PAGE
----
You have finally gathered all the information for your dissertation so you want to start writing. But suddenly you have doubts: the results are so banal, so trivial...

Why is that?

The answer is simple: YOU have deduced everything logically, have delved deep into the subject and understand everything perfectly. Therefore, it is easy for YOU to understand but not for others!

So come down (or better up :-) ) and answer the following 5 questions:

Question 1: Have I achieved the original goals of my dissertation and gained the desired insight?

Measure your findings against the original goals! When you first started, you wrote a proposal with your goals, the current state of research and your approach. Dig out this document again. Look at your destination at that time. Compare it with the current results. If your results are mostly in line with the goals you set at the time, you should be satisfied with the results and finish writing the text. If you need to change the target formulation on the way, this will serve as your benchmark.

Question 2: Did my supervisor approve the goal of my dissertation when I started my PhD?

You discussed your concept or proposal with your supervisor in the beginning phases of your thesis. Therefore, it only makes sense that the formulation of objectives also has to be approved. If your current results are largely consistent with the goals you set at the time, and if these results are accepted by your supervisor, then stop brooding and get on with it.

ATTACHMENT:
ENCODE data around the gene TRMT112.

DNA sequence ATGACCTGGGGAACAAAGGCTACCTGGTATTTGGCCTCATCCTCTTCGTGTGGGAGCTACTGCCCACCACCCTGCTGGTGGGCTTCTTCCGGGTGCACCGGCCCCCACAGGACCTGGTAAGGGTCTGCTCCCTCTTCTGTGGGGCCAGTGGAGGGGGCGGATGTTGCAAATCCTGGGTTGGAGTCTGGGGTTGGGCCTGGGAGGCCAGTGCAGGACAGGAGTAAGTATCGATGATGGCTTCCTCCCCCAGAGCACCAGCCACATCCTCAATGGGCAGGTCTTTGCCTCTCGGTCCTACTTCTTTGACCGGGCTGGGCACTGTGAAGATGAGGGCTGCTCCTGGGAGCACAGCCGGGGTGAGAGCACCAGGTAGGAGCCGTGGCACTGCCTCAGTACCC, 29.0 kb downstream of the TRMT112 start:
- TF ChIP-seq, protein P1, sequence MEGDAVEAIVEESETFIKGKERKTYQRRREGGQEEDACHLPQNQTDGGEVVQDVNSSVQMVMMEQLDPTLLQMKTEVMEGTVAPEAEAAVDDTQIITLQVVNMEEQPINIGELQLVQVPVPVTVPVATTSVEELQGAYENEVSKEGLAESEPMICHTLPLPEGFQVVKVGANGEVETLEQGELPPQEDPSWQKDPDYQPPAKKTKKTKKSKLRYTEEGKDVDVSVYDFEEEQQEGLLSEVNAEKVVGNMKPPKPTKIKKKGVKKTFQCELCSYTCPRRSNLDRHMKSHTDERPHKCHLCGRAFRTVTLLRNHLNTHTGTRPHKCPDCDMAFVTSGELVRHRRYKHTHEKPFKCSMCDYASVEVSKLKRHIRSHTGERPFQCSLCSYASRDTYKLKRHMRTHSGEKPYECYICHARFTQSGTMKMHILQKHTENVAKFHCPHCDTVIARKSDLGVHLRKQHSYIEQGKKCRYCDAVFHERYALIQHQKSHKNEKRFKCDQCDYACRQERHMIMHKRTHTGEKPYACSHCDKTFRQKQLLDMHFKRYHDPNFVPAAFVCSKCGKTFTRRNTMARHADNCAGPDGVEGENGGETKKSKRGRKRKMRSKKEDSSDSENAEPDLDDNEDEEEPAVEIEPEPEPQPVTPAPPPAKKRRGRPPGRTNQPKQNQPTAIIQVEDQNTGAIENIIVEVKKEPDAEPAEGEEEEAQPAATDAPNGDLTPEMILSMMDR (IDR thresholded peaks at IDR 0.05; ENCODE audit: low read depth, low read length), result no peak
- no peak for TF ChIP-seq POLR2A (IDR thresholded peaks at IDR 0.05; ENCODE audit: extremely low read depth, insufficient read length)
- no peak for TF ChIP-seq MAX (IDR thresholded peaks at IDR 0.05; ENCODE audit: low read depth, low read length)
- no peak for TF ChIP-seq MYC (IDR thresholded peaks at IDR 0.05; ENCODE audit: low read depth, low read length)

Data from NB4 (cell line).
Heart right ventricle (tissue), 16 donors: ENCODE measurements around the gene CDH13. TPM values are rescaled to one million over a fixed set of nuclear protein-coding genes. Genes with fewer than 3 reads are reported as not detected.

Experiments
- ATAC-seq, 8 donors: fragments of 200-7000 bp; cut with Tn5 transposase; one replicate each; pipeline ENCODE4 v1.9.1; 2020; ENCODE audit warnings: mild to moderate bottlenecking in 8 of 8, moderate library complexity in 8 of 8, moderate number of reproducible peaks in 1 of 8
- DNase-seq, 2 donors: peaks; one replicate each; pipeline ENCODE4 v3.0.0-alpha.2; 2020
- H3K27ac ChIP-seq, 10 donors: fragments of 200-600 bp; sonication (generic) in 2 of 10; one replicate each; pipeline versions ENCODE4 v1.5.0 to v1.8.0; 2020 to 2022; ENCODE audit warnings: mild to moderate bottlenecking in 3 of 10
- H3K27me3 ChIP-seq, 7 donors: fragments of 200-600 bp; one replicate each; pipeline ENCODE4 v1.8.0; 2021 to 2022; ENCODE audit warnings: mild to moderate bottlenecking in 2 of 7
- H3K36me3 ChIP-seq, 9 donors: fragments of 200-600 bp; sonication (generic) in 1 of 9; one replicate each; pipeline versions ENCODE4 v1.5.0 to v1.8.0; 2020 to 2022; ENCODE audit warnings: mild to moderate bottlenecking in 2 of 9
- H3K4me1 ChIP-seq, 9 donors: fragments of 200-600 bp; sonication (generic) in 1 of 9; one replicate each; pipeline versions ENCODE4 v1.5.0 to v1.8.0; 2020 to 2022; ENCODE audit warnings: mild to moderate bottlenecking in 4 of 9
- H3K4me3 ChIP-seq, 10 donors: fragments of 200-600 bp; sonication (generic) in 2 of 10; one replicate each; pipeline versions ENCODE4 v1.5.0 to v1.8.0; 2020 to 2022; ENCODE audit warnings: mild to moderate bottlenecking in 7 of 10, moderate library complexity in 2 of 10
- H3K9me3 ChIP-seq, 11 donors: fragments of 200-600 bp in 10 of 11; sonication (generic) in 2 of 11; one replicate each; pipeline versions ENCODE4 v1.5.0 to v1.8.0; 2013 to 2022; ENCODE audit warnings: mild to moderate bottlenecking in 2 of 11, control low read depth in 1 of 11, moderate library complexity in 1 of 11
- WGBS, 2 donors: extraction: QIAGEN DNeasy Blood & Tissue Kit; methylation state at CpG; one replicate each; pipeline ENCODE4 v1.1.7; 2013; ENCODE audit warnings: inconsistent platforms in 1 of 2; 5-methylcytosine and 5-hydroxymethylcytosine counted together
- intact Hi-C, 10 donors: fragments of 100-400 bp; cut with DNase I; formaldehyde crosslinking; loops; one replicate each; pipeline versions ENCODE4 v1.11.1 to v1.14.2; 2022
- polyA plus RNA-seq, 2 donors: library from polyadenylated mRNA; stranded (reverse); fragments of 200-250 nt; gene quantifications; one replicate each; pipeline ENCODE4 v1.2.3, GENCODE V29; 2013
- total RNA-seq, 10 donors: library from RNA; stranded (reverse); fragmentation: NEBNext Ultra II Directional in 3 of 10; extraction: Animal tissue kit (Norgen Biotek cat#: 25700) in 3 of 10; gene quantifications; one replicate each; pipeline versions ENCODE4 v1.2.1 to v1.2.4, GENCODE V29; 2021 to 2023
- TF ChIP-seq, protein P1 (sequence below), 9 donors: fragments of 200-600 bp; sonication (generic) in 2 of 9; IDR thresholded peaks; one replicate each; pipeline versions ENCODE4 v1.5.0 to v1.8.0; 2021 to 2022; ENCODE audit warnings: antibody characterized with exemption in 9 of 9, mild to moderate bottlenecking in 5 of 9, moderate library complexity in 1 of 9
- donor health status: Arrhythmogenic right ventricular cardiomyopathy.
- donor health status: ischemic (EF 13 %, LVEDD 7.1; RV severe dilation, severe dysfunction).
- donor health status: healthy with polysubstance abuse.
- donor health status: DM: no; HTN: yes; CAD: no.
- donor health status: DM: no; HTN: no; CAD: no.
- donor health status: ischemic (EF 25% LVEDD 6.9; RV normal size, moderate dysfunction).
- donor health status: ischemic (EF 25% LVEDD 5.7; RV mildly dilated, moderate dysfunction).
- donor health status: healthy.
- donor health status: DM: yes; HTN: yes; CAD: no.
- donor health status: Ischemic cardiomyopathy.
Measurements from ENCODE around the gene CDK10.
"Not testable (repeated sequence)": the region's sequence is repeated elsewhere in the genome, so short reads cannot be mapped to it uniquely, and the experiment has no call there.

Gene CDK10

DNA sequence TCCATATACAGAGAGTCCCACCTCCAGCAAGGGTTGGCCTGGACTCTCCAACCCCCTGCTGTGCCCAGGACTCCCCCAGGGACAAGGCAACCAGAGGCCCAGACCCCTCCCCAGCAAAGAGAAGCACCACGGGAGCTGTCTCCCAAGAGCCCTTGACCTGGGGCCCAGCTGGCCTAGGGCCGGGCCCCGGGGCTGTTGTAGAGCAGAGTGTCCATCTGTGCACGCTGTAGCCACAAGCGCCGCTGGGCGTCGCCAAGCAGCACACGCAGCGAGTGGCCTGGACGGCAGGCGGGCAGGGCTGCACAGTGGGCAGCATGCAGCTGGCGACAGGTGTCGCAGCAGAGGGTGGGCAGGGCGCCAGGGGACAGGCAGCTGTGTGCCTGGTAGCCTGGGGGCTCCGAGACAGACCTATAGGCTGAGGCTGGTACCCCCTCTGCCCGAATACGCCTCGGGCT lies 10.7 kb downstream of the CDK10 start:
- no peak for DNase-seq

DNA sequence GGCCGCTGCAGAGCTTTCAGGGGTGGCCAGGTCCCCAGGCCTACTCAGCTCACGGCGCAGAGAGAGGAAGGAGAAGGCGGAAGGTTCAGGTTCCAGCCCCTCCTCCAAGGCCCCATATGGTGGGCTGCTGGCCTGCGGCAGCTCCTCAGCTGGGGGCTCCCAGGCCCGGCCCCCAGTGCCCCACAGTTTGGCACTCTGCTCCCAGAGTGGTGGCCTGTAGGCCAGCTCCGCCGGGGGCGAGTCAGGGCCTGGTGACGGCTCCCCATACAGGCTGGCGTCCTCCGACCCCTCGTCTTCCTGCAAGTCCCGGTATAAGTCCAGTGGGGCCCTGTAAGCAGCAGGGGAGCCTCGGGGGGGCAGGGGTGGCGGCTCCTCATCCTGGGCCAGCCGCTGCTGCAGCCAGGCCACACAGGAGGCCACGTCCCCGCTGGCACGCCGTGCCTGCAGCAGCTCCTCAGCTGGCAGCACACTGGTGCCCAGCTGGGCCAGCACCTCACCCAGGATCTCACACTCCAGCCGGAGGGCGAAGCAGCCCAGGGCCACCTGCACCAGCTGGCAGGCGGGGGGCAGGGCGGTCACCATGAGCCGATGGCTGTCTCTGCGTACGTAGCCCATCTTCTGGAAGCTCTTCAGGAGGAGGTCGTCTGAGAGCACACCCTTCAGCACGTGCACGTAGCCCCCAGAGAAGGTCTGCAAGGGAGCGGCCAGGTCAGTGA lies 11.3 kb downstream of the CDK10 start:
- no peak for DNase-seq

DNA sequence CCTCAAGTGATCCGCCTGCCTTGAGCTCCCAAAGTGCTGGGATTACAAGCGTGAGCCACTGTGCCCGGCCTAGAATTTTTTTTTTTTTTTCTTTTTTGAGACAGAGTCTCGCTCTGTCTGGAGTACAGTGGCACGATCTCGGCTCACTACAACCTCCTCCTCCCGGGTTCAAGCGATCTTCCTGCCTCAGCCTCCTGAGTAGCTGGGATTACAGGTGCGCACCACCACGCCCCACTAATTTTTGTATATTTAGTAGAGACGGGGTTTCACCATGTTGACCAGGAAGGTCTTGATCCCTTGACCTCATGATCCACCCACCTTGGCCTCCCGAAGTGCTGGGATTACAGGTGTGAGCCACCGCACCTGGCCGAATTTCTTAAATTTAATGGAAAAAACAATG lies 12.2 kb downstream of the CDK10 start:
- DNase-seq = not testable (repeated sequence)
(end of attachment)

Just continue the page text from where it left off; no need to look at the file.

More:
Question 3: Did I proceed as planned with the proposal for my dissertation?

When you first started, you defined your goals, your approach and your methods. Have you followed these steps closely? Have you applied the methods largely without any compromises? Have you been able to obtain and evaluate the data? Then your results should be acceptable and you should accept them.

Question 4: What does my supervisor think about my findings?

Present the results to your supervisor and ask him/her directly how he/she assesses these findings.

  • Discuss the depth and scope of your individual findings and insight.
  • Defend your findings.
  • Take notes.
  • Then revise your results again, one last time!

Question 5: Has the state of research developed further in the meantime? Are there new findings from other authors?

Did someone discover the same results as you already? What a nightmare to read about your findings in another author's article... On the positive side, it is another incentive to finish the dissertation quickly so something like this doesn't happen. As long as you keep an eye on the current state of research, you can be sure that your results are unique. So make sure that the world finally sees your findings and stop brooding about the quality of your results.

Now finish your text and have it printed.

Good luck writing your text!

Silvio and the Team Aristolo

PS: Check out the PhD Guide for writing a PhD in 200 days.

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